If you are at least 62 by the end of 2015 you are a winner! Everyone else, not so much.
As part of the budget agreement passed by the Senate and House of Representatives and signed by President Obama “loopholes” in Social Security rules were closed. These “loopholes” included the ability to file and suspend and the ability to file restricted claims for spousal benefits only were eliminated for those of us younger than 62.
By extending the concept of ‘deemed’, younger workers who file for benefits will receive the larger of their spousal benefit or their benefit based on their own earnings record at the time of filing. You will still be able to delay claiming your Social Security benefit beyond your normal retirement age and accrue addition credits, but the ability to draw a spousal benefit while allowing your own benefit to accrue delayed credits was nixed for the vast majority of Americans.
If you are among the winners in this legislative lottery be sure you think carefully about your Social Security claiming strategy. You could increase your lifetime benefits by many thousands of dollars. You can still use the ‘restricted application’ to collect benefits based on your spouse’s earnings record while allowing your own benefit to earn delayed payment credits of about 8% per year. The rules are complex, but they are certainly worth learning.
For the losers, the rules are simpler and less generous, but there are still choices that can mean more money for married couples in some circumstances.
File and suspend is a strategy available only to those who elect to wait until at least their normal retirement age to begin receiving Social Security benefits. It is a tool that allows the coordination of benefits between spouses and is a bit like an insurance policy for anyone deferring benefits. It works like this.
Once you reach your normal retirement age you apply for Social Security benefits, but have your payment suspended before any check are issued. This accomplishes two things. One, if you have a spouse who is eligible for spousal benefits it is a signal to the Social Security Administration that they can now claim those benefits. Two, it provides some protection in case you learn you have a medical condition that will limit your lifespan. If, for example, you are diagnosed with cancer when you are age 69 and not expected to live much longer, you can go back to the Social Security Administration and tell them you want to receive benefits retroactively to the day you had your benefits suspended. You will receive a lump sum check for any benefits accrued up to that point.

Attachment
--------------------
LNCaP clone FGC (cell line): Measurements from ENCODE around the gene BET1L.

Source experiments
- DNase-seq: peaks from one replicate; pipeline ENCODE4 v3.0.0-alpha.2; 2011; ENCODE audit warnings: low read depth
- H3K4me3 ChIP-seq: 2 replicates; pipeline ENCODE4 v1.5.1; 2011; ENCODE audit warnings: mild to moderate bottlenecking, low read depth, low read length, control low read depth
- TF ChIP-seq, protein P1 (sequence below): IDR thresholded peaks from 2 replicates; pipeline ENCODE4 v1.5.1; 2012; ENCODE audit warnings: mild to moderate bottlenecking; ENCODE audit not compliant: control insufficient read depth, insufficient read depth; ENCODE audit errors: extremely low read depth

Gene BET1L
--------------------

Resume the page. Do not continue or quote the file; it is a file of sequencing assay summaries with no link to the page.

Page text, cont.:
If you do not retroactively claim your benefits you will continue to earn delayed retirement credits and boost your monthly check by 8% a year until you reach age 70.
Many times folks get in such a big rush to claim their Social Security benefit that they lock in reduced benefits without considering how this decision fits in with their long term needs and other sources of retirement income.
Just because you can claim Social Security benefits at age 62 doesn’t mean that you should. If fact depending on when you were born, your annual income will be reduced by 25% if you start taking your checks at age 62. That means if you have earned a $1,000 per month benefit at your normal retirement age you will only receive $750 per month if you start at age 62. Multiply that reduction by the many years you will live in retirement and you’ll find you could be leaving tens of thousands of dollars on the table!
On the other end of the scale you can receive increased payments if you delay receiving benefits beyond your normal retirement age. For each year up to age 70 that you delay receiving Social Security benefits your monthly check will increase by 8%. So I you were expecting to receive $1,000 per month at your normal retirement age you could boost your monthly check to $1,320 per month just by waiting until age 70 to start receiving benefits.
So for someone with the same work history the monthly Social Security retirement benefit could range from a low of $750 to a high of $1,320. That is more than an 75% difference in monthly income! And it is a difference you will likely live with all your life.